In 1909 Ehrman undertook his most ambitious physical improvement project to date. The park was replaced with a new addition designed by local architect F.D. Van Volkenberg. This addition extended the Columbia all the way to the street corner. As part of the work, the hotel’s original façade was removed and redone to match the new addition, creating the illusion that the structure had been built at once. When all was said and done the project added forty two guest rooms to the hotel, and gave it much of its present-day appearance. This addition soon proved insufficient to meet demand. In 1911 Ehrman purchased the neighboring Arlington Hotel and had the two structures combined under the Columbia name.
Escaping a War Zone
Adam Ehrman never forgot his German heritage and was an active member in the local German-American community. He made frequent trips to his hometown of Mosbach, often bringing back new immigrants to work in the hotel. However, one such trip nearly netted Ehrman a world of trouble. He and his wife were in Germany in August 1914 when World War One broke out. This caused a panic back in Kalamazoo as contact with the travelers was lost. Writers in the Gazette feared the worst.
Fortunately the Ehrmans finally returned to Kalamazoo in late September. A harrowing account of their five week ordeal was then relayed to the Gazette. Adam avoided conscription into the German Army, thanks to his U.S. passport. But then the couple faced another dilemma. They were trapped in the war zone because the sailing they had originally scheduled to take had been canceled due to the war. Thus a journey from one European port to another began as the pair desperately sought alternate arrangements. Passage on the British liner Baltic was finally secured but that ship was overloaded and conditions and food on the crossing were far from pleasant. Ehrman later joked that during the crossing he resolved to hire more cooks at the Columbia, just to satisfy his own hunger. However unpleasant the crossing, the Ehrmans were happy to return home. Once back in Kalamazoo Adam wrote a series of articles for the Gazette describing the war situation in Germany.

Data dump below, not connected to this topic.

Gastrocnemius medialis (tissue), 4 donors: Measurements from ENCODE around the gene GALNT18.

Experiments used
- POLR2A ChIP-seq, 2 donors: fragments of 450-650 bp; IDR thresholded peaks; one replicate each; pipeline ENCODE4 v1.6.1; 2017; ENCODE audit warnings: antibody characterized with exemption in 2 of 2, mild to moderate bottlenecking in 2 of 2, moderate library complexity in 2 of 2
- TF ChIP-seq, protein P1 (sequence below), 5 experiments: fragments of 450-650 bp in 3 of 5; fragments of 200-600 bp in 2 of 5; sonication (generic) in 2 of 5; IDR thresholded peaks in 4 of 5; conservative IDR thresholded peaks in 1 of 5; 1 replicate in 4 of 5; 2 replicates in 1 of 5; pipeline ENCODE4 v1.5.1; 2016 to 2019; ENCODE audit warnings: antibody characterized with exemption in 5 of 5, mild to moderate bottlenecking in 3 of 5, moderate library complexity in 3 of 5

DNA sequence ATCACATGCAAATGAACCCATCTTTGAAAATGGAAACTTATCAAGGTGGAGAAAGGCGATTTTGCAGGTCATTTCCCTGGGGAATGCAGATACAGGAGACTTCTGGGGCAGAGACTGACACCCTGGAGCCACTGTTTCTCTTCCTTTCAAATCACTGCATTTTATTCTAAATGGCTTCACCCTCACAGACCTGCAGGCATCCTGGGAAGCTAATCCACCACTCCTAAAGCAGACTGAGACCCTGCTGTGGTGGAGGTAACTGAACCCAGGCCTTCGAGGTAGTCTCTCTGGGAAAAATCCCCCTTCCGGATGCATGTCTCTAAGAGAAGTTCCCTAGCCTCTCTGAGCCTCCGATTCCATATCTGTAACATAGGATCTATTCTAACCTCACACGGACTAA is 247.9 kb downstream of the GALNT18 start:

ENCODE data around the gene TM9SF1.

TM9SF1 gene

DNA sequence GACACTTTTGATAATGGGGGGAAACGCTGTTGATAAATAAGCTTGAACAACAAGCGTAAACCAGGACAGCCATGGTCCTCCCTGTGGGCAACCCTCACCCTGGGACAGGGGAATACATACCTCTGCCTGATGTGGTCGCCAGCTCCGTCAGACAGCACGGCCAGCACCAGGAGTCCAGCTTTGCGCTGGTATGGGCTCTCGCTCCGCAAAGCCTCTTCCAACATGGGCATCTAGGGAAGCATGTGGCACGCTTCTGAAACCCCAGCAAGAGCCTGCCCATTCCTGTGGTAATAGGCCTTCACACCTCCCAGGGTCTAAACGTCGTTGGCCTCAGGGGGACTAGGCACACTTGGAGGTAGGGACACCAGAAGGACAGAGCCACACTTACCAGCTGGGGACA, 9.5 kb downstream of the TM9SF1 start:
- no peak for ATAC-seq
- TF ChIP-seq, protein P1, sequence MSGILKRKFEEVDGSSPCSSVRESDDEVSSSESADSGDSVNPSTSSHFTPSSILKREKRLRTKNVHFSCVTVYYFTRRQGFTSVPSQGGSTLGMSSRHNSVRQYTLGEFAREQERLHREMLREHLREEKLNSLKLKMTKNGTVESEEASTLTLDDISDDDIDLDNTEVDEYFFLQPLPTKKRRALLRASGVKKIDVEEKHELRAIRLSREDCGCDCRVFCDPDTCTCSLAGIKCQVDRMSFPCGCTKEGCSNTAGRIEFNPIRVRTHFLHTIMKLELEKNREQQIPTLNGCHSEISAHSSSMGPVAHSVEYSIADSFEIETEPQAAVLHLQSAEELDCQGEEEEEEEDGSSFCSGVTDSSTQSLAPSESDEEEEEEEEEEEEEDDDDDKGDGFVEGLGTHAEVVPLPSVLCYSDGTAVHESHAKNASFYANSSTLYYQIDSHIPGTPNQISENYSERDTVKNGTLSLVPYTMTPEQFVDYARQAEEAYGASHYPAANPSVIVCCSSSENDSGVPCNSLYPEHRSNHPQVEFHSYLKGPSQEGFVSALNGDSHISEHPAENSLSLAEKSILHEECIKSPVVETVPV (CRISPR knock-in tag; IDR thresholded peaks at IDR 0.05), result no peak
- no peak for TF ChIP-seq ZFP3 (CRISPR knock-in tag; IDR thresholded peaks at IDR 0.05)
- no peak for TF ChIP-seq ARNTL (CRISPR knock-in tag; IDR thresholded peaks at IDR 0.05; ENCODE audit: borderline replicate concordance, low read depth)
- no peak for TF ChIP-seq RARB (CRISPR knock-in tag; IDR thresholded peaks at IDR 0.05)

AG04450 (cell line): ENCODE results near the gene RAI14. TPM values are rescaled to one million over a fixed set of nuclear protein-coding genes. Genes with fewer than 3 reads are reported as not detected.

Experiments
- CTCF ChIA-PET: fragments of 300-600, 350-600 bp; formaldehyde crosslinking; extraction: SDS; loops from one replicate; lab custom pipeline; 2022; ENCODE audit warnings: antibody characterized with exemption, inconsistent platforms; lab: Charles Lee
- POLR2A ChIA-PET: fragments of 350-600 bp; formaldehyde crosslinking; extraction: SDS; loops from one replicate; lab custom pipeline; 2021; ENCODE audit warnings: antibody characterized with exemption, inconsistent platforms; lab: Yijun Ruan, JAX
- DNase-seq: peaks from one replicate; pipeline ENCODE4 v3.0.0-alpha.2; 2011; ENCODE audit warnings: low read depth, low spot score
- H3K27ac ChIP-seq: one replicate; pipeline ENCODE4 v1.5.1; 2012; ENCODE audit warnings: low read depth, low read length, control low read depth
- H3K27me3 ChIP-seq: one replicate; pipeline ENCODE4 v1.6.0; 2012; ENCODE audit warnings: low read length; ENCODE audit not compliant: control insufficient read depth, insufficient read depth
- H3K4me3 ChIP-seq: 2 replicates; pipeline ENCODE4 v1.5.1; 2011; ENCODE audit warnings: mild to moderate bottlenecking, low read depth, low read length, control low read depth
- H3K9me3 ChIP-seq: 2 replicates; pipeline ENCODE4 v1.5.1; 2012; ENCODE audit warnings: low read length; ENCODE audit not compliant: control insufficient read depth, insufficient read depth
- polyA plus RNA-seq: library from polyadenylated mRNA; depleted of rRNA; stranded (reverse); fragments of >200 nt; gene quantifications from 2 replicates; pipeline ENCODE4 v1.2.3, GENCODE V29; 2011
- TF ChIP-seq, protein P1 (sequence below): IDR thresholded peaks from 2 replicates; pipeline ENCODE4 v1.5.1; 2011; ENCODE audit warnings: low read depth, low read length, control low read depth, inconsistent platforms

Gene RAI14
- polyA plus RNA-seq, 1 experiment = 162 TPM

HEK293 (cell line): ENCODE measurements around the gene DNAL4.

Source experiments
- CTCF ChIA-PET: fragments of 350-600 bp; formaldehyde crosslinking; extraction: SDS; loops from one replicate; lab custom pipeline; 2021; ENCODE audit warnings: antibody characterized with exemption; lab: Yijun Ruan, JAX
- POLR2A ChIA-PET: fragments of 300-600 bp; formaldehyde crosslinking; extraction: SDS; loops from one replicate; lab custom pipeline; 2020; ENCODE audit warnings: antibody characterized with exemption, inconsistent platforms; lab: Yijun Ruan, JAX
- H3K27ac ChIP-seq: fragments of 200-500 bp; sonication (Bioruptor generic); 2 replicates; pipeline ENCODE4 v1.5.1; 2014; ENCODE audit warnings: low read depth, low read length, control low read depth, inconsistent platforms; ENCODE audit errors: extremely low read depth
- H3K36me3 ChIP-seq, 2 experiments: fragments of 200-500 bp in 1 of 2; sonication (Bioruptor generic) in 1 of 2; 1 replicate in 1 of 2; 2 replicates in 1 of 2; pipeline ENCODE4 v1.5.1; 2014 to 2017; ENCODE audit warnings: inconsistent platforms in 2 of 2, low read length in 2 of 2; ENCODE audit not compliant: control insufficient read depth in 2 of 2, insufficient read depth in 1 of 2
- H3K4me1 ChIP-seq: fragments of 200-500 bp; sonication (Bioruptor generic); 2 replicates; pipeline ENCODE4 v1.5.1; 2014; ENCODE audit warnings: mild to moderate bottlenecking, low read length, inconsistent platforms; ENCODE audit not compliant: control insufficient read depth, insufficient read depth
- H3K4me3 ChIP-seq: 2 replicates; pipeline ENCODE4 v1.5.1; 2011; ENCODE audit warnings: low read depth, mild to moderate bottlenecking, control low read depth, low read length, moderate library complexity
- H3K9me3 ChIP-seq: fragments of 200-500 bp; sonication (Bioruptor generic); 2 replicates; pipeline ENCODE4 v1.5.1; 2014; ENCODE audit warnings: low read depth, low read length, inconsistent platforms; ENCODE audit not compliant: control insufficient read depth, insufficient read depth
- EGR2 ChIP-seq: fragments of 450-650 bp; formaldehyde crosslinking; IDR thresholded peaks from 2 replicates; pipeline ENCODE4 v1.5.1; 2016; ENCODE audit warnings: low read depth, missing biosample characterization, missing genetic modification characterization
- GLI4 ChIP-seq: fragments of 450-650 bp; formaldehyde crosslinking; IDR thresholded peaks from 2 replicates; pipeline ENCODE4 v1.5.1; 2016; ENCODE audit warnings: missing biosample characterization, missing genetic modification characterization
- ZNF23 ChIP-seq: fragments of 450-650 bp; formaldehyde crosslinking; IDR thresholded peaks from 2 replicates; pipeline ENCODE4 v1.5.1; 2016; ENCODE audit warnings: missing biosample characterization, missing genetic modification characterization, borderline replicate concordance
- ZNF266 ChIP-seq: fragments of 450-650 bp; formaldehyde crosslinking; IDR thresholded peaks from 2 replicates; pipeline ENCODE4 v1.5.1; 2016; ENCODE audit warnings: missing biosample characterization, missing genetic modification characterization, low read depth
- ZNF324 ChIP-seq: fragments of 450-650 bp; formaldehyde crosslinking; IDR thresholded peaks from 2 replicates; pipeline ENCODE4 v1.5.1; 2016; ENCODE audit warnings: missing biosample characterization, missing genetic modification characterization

Like Father Like Son
When Adam Ehrman purchased the Columbia, he moved his family into the hotel. As a result, his three sons were literally raised in the business. The eldest son, Frank, began working for his father at the age of twelve, gradually working his way up take over management of the hotel when his father retired 1920.The elder Ehrman eventually passed away in 1940.
Like his father, Frank Ehrman maintained the Columbia’s reputation and continued to expand and improve the facility. But Frank was not the only Ehrman son to figure prominently in Kalamazoo’s hotel industry. His brother John purchased the Rickman Hotel at Kalamazoo and North Burdick Streets in 1925 and ran it for many years. Meanwhile, another brother, Leo, worked with Frank as an assistant manager of the Columbia.
The prosperity of the 1920s was reflected in the improvements Frank Ehrman made to the hotel. The most ambitious of these occurred in 1923 and 1928, when two large five-story wings were added to the rear of the building. A large formal dining room occupied the ground floor of the 1923 addition. Frank did not stop there. In 1931 an extensive interior renovation was carried out, including the creation of a large ballroom capable of seating seven hundred within the former Arlington building, a new coffee shop, and new lobby. When all of the work was completed the hotel offered two hundred guest rooms and some of the finest dining and banquet facilities in Southwest Michigan.